emergency communications center

Provided / Cincinnati Police Department

Cincinnati officials say they've shaved five weeks off the time it takes to hire call takers and dispatchers for the city's emergency communications center (ECC). But the process from someone applying to actually getting a job still takes 14 weeks.  It used to be 19 weeks.

Hamilton County Communications Center

Hamilton County's new fire and EMS dispatching program is up and running.

Provided / Cincinnati Police Department

Cincinnati is working to streamline the process to hire 911 call takers and emergency dispatchers.  

The goal is to reduce the time between when people apply and when they find out if they get a job.  

fifth third shooting
Bill Rinehart / WVXU

Cincinnati police are still searching for a motive after a deadly shooting incident at the Fifth Third Center on September 6.  

The bank re-opened the lobby Monday for the first time since the attack.

kyle plush
Provided / Plush Family

Cincinnati's Acting City Manager said Monday the city is contracting with two firms to conduct an independent review of the Kyle Plush tragedy.

Provided / Cincinnati Police Department

Cincinnati's acting city manager is changing the manager of the city's emergency communications center (ECC).

kyle plush
Provided / Plush Family

Cincinnati officials said Tuesday a 911 dispatcher had the GPS location within 5 to 10 feet of where a teenager was later found dead after getting trapped in his van in a school parking lot last month.

Provided / Cincinnati Police Department

As promised, Cincinnati's acting City Manager Patrick Duhaney is presenting a 12-month action plan for improving operations at the Emergency Communications Center (ECC).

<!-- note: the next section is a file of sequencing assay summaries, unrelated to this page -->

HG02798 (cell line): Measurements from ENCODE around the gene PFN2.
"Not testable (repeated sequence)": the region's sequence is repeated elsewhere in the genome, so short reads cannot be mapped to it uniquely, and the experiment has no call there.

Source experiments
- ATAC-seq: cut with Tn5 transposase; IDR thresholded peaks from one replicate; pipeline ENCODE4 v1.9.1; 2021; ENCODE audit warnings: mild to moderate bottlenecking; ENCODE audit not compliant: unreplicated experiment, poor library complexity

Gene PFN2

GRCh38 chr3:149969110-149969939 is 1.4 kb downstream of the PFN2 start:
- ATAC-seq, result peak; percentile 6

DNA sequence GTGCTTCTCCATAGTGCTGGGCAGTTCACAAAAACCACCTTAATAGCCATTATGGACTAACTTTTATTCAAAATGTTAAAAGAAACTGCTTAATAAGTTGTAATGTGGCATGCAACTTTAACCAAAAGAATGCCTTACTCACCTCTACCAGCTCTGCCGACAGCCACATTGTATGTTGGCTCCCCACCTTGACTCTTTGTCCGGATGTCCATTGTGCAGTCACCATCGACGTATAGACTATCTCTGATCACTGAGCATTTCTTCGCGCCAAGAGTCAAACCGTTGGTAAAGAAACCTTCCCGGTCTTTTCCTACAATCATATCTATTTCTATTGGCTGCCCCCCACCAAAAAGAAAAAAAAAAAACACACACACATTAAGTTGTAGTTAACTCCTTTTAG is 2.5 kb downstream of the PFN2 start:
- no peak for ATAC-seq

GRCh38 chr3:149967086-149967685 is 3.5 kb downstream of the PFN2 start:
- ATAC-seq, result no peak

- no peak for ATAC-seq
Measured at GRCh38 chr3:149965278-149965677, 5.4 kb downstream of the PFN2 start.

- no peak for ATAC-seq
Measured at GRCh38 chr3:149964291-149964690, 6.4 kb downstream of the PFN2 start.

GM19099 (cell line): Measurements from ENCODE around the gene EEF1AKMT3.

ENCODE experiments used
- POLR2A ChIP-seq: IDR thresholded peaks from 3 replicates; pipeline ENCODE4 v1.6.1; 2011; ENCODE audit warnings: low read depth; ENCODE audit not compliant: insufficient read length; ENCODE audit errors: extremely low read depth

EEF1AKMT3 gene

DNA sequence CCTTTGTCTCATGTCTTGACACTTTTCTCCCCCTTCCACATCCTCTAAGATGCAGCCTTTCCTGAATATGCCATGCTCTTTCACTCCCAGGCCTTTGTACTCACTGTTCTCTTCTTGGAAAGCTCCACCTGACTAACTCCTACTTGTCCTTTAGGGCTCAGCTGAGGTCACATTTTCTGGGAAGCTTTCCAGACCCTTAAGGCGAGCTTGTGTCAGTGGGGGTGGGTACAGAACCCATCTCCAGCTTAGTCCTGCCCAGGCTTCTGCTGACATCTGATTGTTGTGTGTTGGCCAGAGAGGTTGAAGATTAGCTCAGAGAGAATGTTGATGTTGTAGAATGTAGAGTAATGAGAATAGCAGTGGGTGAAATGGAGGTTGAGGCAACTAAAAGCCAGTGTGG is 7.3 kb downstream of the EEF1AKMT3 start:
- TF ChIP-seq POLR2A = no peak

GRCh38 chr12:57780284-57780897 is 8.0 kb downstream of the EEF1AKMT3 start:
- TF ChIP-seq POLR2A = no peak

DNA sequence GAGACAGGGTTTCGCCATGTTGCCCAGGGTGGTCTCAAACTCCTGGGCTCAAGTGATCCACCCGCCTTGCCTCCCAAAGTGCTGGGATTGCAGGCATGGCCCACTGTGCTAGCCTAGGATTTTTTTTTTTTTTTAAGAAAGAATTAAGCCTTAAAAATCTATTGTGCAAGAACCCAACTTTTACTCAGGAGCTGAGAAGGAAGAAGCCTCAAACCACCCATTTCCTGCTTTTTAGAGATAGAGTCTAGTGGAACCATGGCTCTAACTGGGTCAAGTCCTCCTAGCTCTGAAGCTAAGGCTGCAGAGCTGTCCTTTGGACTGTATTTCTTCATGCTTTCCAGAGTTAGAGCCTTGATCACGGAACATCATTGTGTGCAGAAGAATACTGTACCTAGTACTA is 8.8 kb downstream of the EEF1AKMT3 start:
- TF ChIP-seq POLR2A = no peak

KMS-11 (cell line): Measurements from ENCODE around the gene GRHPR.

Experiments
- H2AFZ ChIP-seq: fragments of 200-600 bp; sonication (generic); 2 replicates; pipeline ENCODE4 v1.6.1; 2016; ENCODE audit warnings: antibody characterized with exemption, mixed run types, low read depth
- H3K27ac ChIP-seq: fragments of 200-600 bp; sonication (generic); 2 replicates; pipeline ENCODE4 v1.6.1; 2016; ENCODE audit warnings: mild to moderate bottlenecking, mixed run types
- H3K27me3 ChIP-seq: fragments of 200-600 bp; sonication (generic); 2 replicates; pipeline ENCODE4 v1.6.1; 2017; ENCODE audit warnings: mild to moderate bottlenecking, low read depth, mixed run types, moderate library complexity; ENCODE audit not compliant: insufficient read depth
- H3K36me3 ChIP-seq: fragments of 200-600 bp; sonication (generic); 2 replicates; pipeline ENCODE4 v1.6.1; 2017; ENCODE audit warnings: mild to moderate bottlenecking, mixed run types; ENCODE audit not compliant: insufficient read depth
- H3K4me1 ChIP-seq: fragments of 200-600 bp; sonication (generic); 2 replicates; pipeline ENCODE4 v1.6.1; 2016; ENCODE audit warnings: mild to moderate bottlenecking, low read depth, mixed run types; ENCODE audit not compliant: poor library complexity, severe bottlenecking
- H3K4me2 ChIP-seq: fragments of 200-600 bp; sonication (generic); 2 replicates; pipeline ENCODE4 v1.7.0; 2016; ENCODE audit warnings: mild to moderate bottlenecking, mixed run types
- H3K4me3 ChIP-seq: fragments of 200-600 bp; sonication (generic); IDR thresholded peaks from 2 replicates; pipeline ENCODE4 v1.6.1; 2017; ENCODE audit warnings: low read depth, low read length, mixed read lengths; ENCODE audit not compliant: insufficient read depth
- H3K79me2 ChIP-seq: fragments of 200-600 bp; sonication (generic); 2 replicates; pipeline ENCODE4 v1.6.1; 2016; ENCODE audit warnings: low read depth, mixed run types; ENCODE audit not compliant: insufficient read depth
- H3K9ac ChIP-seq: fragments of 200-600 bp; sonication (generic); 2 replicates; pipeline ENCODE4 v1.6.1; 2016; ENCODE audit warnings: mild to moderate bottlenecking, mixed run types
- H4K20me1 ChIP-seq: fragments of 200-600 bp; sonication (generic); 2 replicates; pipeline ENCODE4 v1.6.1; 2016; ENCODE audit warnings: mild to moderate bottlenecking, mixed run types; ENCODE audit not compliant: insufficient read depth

Provided / Cincinnati Police Department

The full Cincinnati Council will vote Wednesday to send an additional $1.4 million to the city's emergency communications center.  

A joint council committee approved the ordinance Tuesday.  

Provided / Cincinnati Police Department

Two Cincinnati Council committees are holding a joint meeting Tuesday to provide funding for some immediate upgrades to the emergency communications center.  

Courtesy of The Plush Family

Cincinnati Council Member Wendell Young has apologized to Kyle Plush's family for remarks he made Tuesday during a council committee meeting that upset them.

kyle plush
Provided / Plush Family

A Cincinnati city council committee listened to more than five hours of testimony Tuesday as city leaders try to figure out what went wrong when a 16-year-old who was trapped in a minivan called 911 twice, but never received the emergency help he needed.

Hamilton County now has a system to warn residents about emergencies and other important information. 

Tana Weingartner / WVXU

Area law enforcement are constantly training, updating their training, and preparing for active shooter situations like the one Wednesday in San Bernardino, California.

Should something occur locally, the Greater Cincinnati Fusion Center inside Hamilton County's Regional Emergency Operations facility in Price Hill, is ready to help coordinate resources, and it would get support from other Fusion Centers across the country.

Tana Weingartner / WVXU

Hamilton County Commissioners are deciding how to pay for emergency communications as current revenue sources shrink.  Before they vote, they want to hear public input on a possible solution.

While Cincinnati City Council looks into its emergency communications operations following a recent television news investigation, Hamilton County is offering one possible solution.

Commissioners Wednesday approved a resolution supporting a joint city/county emergency communications center.

Commissioner Greg Hartmann says this is a great opportunity for shared services.